In balance: as your installed sales program grows, long-term success depends on adequate staffing
During a recent installed sales roundtable I was facilitating, one of the participants, who worked for a large, pro-oriented dealer installing for both contractors and homeowners, made this comment: “If I don’t change something soon, our program is going to suffer ‘Death by Success'”
This particular installation operation is so understaffed that the installed sales manager (ISM) is both selling the projects and acting as a jobsite manager/coordinator. While he has administrative help and some very competent crews in the field, the bulk of his time is spent supervising subcontractors and managing job starts for the in-house crews. As a result, he’s so busy with supervisory tasks and other aspects of running the business that he can’t efficiently manage the program or sell new projects. He’s lost balance. A lot of installed sales divisions–especially new ones–are likely facing similar hurdles. For new programs, the ISM–the person most vital to a successful program–wears many hats, serving not only as the division manager, but also as a salesperson, jobsite Supervisor, inspector, and just about everything else. While this is a necessary evil, it can lead to inefficiency and a drop off in new-business generation.
If you’re dealing with a similar off-kilter situation, and your installed sales division is well off the ground, it may be time to take a closer look at staffing to make sure you’re adequately equipped, and if you’re not, to consider adding a few more positions. For example, an installed sales administrative assistant has proven to be an extremely valuable position ha aggressive operations with the foresight to place someone inside. This person does many of the same support functions as an inside sales coordinator, and he or she also provides the flexibility to allow the manager to increase work efficiency. I’ve seen very successful installed sales operations running as much as $1 to $1.5 million per year with just these two people, plus some talented installers.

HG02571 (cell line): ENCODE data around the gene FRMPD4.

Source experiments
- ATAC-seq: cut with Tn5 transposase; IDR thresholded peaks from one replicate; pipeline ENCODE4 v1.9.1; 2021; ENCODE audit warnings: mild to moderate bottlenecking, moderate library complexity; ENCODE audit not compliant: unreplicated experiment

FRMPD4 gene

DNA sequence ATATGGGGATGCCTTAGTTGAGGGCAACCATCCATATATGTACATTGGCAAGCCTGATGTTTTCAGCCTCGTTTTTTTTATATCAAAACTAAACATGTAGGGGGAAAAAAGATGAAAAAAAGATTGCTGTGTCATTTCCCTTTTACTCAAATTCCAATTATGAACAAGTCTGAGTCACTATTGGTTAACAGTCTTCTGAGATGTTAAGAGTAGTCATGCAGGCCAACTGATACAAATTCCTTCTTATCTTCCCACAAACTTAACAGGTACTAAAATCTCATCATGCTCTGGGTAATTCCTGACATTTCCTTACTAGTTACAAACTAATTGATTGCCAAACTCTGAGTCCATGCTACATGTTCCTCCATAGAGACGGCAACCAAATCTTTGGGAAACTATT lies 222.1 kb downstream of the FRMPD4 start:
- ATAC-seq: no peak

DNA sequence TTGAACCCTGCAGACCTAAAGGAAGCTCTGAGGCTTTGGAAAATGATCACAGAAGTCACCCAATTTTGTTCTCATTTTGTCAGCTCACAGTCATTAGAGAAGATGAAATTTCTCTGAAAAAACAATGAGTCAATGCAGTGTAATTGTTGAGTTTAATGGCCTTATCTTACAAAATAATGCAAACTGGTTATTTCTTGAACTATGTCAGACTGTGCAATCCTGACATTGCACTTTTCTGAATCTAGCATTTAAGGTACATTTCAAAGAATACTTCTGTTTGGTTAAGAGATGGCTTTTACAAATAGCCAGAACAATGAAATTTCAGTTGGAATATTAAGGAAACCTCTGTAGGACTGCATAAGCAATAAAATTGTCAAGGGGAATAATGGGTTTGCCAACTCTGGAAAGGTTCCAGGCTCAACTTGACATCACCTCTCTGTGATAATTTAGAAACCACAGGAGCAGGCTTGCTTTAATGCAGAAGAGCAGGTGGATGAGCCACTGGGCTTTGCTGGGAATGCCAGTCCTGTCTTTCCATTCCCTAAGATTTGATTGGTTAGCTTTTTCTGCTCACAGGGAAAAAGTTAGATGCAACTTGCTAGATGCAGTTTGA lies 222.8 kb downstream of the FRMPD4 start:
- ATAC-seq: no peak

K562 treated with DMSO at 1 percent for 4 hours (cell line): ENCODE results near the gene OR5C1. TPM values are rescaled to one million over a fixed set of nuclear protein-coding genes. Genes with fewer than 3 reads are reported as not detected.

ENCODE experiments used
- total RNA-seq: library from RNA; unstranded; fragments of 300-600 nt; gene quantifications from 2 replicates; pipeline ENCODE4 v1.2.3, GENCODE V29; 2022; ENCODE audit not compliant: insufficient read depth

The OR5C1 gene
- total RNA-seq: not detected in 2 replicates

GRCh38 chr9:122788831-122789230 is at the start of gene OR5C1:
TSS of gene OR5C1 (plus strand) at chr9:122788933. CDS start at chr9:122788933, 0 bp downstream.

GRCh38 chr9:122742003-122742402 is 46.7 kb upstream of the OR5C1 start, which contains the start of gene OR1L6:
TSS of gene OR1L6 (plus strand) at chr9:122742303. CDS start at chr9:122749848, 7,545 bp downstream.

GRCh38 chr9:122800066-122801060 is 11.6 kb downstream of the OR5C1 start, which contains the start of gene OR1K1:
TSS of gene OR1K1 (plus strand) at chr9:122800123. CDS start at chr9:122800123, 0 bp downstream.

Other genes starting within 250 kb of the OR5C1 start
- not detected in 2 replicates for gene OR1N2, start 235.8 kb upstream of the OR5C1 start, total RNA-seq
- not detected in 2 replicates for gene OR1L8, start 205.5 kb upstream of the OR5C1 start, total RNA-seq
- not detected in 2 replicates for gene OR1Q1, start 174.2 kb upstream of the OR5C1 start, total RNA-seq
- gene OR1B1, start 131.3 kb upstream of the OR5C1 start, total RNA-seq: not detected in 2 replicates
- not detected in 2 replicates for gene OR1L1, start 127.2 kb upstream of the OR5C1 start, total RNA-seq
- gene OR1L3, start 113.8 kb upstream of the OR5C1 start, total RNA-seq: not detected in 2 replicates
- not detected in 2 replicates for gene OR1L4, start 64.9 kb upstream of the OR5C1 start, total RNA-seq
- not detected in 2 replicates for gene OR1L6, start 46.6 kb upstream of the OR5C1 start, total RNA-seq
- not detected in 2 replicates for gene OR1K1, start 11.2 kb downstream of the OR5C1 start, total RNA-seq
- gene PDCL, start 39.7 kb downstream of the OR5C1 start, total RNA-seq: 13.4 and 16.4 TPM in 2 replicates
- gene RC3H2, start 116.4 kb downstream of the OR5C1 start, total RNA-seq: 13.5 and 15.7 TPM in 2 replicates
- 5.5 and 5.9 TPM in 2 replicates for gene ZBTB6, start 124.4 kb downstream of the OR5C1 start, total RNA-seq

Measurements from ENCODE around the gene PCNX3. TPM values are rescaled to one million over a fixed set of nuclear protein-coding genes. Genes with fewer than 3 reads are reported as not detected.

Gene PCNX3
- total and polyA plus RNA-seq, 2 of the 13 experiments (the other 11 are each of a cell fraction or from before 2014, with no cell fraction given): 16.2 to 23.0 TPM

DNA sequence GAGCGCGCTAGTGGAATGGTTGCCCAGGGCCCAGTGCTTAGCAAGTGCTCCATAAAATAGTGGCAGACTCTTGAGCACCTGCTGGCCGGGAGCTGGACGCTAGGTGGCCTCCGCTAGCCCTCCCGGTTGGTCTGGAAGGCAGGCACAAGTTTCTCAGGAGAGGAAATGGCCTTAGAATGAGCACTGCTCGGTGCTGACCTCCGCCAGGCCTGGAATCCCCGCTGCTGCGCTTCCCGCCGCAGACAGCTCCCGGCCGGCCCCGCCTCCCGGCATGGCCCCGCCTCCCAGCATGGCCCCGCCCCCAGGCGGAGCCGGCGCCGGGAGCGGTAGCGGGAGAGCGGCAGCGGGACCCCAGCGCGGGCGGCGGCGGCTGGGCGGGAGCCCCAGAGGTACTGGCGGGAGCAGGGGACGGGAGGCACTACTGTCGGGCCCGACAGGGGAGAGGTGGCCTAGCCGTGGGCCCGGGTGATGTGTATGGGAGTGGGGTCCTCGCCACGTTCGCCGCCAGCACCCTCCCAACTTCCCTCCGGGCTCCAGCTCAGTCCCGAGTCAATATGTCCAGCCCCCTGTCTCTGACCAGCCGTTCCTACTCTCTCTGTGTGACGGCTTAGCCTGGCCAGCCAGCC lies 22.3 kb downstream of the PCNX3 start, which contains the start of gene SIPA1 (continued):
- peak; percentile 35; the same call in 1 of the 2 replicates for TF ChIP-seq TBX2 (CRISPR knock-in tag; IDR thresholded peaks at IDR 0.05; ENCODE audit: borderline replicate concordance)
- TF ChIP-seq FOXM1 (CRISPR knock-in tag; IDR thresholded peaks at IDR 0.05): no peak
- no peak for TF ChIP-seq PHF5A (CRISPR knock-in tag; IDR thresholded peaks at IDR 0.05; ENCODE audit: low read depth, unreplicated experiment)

But there’s more you can do to ensure steady growth and smooth operations. How about a jobsite supervisor or manager? This is someone who follows up on sold jobs, ensures that the installers are starting on time, outlines the details of the job for the installers, verifies that materials are on site, and performs the walkthrough with the installer upon completion. This person can be worth their weight in gold if utilized properly. And by hiring a separate supervisor, you free up more time for your ISM to sell, or work closer with your outside sales force to ensure that installed sales opportunities are being followed up on.
Finally there’s sales, an area that eventually can stand on its own. While my experience shows that in the initial stages of a program the ISM sells the projects to customers, as the program grows, the manager becomes too valuable an individual to try to be all things to all people. As your program develops, consider hiring a salesperson for the installation services, or incorporate installation services into the value-added equation that your outside sales force is already promoting. Relieving your ISM of sales responsibilities can allow him or her to truly serve as the overseer of the entire program.
Many times the ISM starts out as a jack of all trades, but for a program to meet long-term goals, you must ensure that this individual doesn’t end up as the master of none.
Mike Butts is director of installation services for United Building Centers. 507.457.8453. E-mail: email@example.com.
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